Nor any drop to drink… for a bit

drought

Most of the time, knowing that the water flowing from our taps comes straight off the moors is a rather splendid thing. Unsullied by chemical intervention (although passed through UV filtration before reaching us) we’re treated daily to beautifully sweet, heather-tinged water which has come to us through many layers of Dartmoor peat and granite before landing in the glass (kettle, washing machine, shower or loo, for that matter).

Sometimes though, this rustic idyll isn’t quite all it’s cracked-up to be – and that was the case last night when, upon attempting to fill the kettle for a mid-evening brew, our hitherto aqueous cupboard was found to be somewhat bare.

At this point, being plumbed into the mains and having an innocent victim trapped in a South West Water call centre to shout at seemed a far, far better state of affairs than our bespoke off-grid solutions, of which we’d previously been quite smugly proud. Suddenly, from nowhere, life had all become very Stig of the Dump, with visions of long trips to far-flung moorland springs, weighed-down by a miscellany of buckets, bottles, jugs & vases suddenly coming into sharp relief. Cue typhoid, dysentery and cholera rife across the lands, pitched battles with neighbouring clans over water rights, fighting-off wild dogs, pigs & chickens turned feral and vicious by thirst – all of these imagined horrors kicked-in about ten seconds after the last feeble gurgle issued from the kitchen tap.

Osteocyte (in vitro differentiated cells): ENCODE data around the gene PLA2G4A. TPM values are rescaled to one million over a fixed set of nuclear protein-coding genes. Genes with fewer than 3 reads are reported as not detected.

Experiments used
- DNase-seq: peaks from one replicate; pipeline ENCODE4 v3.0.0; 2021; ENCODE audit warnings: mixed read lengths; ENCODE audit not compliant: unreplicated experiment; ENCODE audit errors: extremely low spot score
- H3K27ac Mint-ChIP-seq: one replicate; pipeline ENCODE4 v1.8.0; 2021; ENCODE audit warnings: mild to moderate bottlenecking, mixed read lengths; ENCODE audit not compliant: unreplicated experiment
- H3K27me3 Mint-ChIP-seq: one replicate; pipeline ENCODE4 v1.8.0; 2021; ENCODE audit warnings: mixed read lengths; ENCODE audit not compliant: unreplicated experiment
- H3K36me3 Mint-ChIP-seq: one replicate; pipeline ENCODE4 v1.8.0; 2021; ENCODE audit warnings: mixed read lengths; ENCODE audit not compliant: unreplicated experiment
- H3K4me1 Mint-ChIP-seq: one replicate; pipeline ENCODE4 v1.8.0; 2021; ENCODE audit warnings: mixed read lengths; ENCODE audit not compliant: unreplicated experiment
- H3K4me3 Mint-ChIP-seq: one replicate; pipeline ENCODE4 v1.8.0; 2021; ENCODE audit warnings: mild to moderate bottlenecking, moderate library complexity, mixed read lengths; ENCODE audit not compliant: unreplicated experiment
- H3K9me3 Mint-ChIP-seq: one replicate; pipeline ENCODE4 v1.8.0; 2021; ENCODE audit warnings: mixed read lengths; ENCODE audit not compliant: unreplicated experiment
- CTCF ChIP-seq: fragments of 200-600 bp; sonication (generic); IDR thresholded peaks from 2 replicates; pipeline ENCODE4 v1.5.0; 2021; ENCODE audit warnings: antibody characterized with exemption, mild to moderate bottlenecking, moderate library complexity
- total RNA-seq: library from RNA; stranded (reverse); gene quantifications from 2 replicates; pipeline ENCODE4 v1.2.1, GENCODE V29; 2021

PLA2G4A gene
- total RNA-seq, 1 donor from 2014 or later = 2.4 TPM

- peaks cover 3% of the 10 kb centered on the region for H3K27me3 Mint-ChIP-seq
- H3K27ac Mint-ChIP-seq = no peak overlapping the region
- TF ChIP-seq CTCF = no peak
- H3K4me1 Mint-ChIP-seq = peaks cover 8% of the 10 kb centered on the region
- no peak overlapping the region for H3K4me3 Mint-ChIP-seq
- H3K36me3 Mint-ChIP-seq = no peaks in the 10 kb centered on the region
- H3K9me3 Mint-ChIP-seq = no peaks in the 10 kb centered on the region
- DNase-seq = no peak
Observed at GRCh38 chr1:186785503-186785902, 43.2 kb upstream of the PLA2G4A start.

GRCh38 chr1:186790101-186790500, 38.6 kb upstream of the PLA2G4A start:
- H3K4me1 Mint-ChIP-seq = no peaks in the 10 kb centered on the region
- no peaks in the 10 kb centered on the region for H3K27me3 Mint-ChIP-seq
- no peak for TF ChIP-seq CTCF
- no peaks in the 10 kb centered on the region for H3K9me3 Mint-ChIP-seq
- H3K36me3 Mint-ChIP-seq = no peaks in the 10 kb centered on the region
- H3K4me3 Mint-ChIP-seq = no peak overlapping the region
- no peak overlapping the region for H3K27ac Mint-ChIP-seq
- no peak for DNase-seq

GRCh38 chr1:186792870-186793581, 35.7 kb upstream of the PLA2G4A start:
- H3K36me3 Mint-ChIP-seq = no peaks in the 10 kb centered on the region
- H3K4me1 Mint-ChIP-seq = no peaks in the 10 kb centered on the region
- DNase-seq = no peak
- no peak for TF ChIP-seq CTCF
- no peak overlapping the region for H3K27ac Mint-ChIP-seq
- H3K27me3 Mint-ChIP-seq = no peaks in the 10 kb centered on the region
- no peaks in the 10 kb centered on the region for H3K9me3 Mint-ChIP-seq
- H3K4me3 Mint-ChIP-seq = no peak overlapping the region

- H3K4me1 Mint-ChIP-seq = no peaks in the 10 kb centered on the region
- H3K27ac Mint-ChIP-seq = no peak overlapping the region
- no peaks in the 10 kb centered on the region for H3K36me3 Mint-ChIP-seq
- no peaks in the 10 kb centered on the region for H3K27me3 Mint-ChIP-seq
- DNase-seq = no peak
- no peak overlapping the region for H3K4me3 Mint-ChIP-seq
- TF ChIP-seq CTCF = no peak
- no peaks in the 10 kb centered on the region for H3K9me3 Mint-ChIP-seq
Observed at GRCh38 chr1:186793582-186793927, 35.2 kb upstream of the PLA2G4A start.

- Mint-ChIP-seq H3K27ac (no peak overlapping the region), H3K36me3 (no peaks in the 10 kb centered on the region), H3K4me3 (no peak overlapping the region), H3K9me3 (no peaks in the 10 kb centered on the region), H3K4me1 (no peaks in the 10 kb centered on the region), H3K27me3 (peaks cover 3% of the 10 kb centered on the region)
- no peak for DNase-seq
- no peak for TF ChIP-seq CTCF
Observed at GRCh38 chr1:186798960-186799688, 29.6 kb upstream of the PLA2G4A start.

And so began a seemingly endless evening of hankering for large glasses of water (not normally our nocturnal tincture of choice), insatiable longing to rinse out socks & handkerchiefs for no apparent reason, and a near-hysterical need to pointlessly flush toilets at random. Torture!

Fast forward to a fitful night’s sleep spent dreaming of Saharan sand dunes, lunar landscapes and weekend camping trips to Patagonia. In the middle of all this somnambulant mania though, when the hours were at their wee-est and smallest, the household was suddenly awoken by ominous demonic rumblings from above, later identified as the header tank in the attic gurgling into life as the cold water feed suddenly turned itself back on. We were saved!

As I type, we still have no clue as to what the hell happened last night and why the moorland water gods temporarily forsook us; however, I can confirm that we’re still very much in the running water business right now and so have spent the morning dashing around the house, flushing toilets, running showers, putting in loads of laundry and guzzling glasses of H20 with gay abandon. The plumber is due to call at some point, to offer a clean bill of health to our pipes & drains; however, in the meantime you’ll find me down at the bottom of the garden, building a shrine to Juturna.